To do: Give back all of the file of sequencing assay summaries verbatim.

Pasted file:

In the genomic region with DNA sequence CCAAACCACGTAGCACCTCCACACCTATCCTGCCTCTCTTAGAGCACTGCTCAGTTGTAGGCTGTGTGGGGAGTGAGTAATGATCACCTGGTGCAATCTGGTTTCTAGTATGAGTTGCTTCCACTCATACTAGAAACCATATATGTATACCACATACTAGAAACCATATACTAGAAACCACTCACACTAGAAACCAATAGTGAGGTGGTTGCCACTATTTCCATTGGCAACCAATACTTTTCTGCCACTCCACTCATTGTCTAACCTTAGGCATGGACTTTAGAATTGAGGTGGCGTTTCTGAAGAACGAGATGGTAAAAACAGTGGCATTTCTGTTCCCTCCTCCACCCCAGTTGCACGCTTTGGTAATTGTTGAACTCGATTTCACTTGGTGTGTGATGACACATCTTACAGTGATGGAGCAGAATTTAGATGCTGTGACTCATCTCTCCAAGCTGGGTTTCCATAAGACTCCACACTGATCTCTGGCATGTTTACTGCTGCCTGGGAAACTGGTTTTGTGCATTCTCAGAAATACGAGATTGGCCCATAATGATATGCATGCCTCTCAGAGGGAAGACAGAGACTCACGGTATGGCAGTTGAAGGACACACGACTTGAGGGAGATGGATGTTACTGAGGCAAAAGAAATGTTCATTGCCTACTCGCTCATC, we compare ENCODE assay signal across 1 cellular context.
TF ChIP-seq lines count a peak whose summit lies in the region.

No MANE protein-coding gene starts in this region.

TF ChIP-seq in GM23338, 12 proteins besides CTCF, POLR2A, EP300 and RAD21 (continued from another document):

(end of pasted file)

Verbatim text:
In the genomic region with DNA sequence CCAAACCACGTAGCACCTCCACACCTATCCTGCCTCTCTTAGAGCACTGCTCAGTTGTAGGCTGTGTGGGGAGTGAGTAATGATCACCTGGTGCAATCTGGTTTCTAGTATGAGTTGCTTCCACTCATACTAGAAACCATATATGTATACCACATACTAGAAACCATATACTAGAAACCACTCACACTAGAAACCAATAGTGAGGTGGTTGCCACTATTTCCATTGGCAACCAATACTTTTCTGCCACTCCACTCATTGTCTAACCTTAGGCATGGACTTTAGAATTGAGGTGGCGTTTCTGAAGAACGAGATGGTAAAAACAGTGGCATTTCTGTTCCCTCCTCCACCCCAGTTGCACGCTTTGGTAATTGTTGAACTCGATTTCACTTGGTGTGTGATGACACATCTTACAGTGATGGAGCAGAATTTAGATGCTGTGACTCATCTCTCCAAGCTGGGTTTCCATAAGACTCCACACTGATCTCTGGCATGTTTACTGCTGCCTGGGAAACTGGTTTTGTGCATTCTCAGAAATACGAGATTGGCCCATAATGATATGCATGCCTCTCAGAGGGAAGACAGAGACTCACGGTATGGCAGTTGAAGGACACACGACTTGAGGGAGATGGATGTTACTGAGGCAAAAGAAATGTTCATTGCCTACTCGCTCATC, we compare ENCODE assay signal across 1 cellular context.
TF ChIP-seq lines count a peak whose summit lies in the region.

No MANE protein-coding gene starts in this region.

TF ChIP-seq in GM23338, 12 proteins besides CTCF, POLR2A, EP300 and RAD21 (continued from another document):